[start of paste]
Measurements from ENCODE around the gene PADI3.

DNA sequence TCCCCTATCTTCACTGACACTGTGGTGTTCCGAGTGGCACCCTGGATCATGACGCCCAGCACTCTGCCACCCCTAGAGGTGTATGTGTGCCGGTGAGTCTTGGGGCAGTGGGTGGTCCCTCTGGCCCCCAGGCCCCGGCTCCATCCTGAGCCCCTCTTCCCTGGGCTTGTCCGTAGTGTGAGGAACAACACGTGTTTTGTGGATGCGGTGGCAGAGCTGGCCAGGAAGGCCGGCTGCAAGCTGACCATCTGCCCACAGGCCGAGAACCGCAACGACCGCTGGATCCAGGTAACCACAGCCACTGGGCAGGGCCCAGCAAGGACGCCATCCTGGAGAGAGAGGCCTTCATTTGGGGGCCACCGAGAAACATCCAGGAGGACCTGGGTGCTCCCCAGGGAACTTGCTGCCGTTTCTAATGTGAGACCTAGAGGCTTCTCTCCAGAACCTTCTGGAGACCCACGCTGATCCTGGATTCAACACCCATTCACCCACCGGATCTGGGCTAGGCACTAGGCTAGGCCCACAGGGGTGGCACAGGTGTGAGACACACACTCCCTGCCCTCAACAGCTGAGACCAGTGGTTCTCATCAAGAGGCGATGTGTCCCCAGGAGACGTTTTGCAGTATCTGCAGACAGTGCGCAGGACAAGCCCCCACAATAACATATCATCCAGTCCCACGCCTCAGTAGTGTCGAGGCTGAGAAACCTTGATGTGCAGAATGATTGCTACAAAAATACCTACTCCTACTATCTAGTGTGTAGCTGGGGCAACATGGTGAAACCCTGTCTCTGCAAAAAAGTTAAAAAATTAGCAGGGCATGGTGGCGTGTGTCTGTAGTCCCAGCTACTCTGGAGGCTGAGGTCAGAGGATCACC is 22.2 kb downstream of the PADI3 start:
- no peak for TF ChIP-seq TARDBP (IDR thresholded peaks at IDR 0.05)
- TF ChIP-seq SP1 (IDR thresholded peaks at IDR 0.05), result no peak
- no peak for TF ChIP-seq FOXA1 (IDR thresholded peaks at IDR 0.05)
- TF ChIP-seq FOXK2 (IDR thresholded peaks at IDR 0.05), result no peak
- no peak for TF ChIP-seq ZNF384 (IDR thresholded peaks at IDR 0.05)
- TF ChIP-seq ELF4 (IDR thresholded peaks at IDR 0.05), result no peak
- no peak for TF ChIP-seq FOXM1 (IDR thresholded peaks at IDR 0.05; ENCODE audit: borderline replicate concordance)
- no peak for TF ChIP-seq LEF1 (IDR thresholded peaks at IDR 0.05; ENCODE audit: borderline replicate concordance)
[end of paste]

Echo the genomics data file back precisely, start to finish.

Measurements from ENCODE around the gene PADI3.

DNA sequence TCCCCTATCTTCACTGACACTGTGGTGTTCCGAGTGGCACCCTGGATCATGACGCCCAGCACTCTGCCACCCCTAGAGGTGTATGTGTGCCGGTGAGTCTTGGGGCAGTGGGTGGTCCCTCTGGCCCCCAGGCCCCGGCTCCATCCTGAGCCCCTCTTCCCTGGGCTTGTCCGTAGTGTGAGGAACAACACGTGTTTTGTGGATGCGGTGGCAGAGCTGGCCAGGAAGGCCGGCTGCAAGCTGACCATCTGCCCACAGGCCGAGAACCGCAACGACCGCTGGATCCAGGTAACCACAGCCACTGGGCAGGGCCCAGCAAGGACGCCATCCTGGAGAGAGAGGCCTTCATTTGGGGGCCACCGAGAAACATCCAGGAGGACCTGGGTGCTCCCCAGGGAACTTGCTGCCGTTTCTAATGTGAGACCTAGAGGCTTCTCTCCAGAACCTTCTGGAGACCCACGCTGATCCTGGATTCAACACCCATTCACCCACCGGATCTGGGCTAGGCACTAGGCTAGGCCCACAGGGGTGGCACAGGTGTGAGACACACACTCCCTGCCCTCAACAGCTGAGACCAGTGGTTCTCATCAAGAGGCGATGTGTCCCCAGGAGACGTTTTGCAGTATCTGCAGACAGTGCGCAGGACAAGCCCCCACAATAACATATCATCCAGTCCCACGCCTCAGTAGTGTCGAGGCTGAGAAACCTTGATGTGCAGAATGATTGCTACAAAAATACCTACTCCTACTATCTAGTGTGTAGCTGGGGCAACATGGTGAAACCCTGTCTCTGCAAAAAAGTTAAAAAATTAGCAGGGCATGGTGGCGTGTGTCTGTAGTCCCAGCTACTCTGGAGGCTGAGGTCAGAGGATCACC is 22.2 kb downstream of the PADI3 start:
- no peak for TF ChIP-seq TARDBP (IDR thresholded peaks at IDR 0.05)
- TF ChIP-seq SP1 (IDR thresholded peaks at IDR 0.05), result no peak
- no peak for TF ChIP-seq FOXA1 (IDR thresholded peaks at IDR 0.05)
- TF ChIP-seq FOXK2 (IDR thresholded peaks at IDR 0.05), result no peak
- no peak for TF ChIP-seq ZNF384 (IDR thresholded peaks at IDR 0.05)
- TF ChIP-seq ELF4 (IDR thresholded peaks at IDR 0.05), result no peak
- no peak for TF ChIP-seq FOXM1 (IDR thresholded peaks at IDR 0.05; ENCODE audit: borderline replicate concordance)
- no peak for TF ChIP-seq LEF1 (IDR thresholded peaks at IDR 0.05; ENCODE audit: borderline replicate concordance)